The Weekly Newsletter of MIT Linguistics

DeGraff @ UHHilo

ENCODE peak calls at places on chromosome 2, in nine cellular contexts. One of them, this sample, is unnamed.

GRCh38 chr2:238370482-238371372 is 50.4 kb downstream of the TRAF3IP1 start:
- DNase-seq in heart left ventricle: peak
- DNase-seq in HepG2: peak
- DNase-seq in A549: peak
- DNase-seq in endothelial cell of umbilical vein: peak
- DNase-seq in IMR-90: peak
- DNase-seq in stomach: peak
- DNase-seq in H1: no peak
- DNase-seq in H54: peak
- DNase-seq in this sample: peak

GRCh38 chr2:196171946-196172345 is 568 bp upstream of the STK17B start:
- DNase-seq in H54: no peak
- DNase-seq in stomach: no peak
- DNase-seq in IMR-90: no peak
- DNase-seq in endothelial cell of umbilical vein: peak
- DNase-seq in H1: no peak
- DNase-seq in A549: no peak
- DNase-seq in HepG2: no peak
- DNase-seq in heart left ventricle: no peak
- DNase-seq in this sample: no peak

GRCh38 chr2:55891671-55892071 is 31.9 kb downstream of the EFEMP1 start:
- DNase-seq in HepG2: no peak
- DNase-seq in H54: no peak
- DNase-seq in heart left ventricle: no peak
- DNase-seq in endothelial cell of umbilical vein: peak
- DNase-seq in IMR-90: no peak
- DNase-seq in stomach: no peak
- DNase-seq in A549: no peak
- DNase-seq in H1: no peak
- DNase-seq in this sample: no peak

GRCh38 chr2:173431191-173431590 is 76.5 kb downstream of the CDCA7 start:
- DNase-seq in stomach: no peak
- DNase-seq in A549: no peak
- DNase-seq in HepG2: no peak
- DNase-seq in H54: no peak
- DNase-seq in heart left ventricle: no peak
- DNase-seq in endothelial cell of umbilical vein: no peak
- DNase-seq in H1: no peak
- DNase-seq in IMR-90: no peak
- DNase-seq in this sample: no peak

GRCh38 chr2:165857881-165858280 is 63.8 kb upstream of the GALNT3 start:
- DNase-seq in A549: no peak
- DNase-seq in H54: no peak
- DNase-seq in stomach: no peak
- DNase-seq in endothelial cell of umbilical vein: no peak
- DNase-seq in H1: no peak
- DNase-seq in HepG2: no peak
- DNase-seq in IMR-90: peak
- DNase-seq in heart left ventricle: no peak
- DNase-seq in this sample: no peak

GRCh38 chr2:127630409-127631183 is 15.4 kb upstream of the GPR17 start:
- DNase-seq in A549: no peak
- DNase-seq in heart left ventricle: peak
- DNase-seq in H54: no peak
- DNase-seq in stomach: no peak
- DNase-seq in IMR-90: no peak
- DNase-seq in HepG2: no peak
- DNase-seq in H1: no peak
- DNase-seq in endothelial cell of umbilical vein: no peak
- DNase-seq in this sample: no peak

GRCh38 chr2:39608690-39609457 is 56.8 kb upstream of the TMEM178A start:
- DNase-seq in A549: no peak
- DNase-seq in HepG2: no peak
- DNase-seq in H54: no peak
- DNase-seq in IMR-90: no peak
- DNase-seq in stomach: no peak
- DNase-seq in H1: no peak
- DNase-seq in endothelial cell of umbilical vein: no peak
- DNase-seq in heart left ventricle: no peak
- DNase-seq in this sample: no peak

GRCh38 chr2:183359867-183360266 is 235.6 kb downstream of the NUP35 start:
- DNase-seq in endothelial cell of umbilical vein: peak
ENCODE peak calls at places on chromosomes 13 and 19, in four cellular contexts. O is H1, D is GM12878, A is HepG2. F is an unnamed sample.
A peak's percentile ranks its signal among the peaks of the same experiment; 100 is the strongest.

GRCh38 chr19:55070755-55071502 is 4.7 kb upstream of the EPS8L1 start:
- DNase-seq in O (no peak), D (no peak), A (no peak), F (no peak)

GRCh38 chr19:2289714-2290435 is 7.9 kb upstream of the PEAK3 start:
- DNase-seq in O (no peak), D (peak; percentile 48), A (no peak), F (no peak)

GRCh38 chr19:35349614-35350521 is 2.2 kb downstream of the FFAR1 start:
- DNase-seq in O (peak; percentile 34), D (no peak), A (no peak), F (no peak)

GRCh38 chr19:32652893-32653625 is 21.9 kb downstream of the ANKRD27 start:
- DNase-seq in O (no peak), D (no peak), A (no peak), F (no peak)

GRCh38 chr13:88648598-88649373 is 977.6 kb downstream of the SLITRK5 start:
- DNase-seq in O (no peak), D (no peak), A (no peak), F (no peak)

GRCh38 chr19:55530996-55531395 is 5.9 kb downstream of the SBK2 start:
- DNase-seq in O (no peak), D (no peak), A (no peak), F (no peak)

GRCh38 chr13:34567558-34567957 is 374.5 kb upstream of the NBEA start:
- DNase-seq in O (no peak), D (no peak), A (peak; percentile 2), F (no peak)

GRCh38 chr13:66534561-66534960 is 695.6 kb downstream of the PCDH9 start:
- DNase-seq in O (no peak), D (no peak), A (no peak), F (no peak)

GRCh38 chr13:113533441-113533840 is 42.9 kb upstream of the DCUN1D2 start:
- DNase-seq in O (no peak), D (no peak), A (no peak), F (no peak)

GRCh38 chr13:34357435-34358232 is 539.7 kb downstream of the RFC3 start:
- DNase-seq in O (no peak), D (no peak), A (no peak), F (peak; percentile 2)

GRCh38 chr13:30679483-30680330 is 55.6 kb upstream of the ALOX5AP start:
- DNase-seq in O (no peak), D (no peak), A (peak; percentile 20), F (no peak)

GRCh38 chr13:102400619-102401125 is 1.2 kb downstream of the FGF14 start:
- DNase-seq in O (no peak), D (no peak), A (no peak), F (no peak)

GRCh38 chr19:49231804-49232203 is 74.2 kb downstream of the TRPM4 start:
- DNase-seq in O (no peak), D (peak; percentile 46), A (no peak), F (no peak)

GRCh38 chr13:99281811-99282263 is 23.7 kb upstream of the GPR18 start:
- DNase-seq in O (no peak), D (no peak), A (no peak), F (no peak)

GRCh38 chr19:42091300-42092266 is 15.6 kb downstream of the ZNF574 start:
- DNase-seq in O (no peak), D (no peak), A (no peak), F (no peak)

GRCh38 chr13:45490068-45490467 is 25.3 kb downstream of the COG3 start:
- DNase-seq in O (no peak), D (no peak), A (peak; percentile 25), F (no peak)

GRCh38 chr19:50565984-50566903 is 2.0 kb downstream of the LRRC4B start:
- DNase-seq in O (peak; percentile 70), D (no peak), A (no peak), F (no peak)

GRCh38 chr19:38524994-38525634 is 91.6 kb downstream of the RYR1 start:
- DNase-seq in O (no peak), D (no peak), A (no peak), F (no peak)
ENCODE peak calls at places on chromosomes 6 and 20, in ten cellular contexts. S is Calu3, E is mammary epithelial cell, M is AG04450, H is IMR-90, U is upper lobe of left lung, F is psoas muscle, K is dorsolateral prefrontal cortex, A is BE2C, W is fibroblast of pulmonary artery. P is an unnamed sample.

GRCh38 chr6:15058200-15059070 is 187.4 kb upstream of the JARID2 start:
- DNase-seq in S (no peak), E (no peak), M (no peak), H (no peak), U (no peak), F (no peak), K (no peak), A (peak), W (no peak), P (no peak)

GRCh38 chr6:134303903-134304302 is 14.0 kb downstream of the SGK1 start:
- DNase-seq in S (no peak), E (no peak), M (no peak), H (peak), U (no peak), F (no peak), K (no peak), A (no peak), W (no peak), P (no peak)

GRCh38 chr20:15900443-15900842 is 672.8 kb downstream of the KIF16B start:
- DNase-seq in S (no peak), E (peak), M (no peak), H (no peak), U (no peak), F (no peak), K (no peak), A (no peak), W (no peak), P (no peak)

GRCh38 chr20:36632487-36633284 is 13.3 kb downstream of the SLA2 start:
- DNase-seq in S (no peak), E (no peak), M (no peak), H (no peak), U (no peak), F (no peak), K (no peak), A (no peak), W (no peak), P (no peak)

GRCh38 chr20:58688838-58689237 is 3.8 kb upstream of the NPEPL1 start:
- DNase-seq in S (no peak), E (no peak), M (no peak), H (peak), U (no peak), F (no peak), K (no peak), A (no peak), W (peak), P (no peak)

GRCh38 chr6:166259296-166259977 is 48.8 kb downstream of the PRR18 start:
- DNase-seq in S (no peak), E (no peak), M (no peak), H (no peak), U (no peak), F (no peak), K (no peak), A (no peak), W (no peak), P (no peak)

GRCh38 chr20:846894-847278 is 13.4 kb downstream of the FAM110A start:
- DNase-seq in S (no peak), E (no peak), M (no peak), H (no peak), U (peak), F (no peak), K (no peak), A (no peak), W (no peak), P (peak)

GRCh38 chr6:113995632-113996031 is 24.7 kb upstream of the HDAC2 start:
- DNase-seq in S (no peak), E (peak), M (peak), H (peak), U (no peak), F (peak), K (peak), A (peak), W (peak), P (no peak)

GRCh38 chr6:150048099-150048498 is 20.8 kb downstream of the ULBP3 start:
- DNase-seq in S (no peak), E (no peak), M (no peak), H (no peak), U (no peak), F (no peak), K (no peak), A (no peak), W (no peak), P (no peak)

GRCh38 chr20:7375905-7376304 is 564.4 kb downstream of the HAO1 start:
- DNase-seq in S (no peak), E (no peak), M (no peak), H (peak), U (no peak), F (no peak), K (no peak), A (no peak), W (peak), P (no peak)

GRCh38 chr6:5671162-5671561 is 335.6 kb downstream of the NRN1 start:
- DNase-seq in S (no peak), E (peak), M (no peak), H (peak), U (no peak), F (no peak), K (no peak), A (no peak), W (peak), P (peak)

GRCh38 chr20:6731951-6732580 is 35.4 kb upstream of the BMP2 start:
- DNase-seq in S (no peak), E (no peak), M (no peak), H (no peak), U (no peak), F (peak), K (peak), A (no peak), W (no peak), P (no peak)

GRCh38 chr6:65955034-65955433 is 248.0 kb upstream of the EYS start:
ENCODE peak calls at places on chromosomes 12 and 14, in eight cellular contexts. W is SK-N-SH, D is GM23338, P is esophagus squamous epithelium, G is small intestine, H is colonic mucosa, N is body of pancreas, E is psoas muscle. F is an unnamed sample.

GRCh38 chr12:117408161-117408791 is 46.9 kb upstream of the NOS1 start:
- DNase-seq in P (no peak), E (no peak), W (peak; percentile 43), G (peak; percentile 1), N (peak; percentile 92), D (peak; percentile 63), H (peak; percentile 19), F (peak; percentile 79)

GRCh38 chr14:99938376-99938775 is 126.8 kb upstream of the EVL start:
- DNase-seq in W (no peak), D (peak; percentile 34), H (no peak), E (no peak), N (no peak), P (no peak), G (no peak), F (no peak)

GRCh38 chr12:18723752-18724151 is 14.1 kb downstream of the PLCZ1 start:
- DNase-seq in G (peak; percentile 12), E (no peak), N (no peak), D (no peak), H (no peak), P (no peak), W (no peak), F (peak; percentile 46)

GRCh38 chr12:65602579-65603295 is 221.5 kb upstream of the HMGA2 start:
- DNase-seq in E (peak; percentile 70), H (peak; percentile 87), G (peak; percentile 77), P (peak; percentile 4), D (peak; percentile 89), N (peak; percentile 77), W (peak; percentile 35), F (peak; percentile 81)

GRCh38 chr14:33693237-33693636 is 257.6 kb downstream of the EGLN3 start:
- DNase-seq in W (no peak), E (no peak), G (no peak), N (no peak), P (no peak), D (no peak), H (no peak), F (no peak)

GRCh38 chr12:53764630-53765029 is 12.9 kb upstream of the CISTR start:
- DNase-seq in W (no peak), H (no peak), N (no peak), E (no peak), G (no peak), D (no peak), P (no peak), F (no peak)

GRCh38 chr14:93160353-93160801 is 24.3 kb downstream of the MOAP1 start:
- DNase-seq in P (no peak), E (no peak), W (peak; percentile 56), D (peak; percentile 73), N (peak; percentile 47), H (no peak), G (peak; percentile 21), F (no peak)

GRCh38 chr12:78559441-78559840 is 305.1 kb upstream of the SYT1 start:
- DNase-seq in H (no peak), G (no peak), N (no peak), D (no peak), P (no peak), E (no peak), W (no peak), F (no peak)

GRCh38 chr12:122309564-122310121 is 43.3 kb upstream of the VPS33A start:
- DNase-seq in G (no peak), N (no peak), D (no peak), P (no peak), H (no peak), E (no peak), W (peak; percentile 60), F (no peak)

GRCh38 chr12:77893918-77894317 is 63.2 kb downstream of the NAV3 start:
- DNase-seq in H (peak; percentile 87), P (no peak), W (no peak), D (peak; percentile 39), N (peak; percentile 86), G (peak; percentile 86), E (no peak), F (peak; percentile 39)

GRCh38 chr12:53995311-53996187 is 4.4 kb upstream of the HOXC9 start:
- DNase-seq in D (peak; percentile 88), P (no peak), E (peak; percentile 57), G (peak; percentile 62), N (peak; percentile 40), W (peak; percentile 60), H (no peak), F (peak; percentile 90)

Michel DeGraff was at the University of Hawaii at Hilo (@UHHilo) during the week of November 12, visiting their Program in Linguistics which is part of the College of Hawaiian Language. Michel also gave a talk there on ” Haitian Creole for education, human rights & development.” The Program in Linguistics at UH Hilo has set up an inspiring example of collaboration among linguistics, language revitalization and teacher education. The Hawaiian language was nearly exterminated through US cultural genocide starting in the late 19th century when US marines overthrew the Hawaiian monarchy. Then the US banned the use of the Hawaiian language. In the early 1980s there were fewer than 50 children speaking Hawaiian. But now Hawaiian has been revitalized and counts some 10,000 speakers, especially thanks to the efforts of the College of Hawaiian Language’s laboratory schools, which start as early as in pre-schools (called “Pūnana Leo” in Hawaiian; i.e., “language nests”). These laboratory schools may well be the best examples of language-immersion schools in the context of language revitalization. For a sampling of images of these immersion activities, both at @UHHilo and in the laboratory schools, see Michel’s videos and photos on Facebook: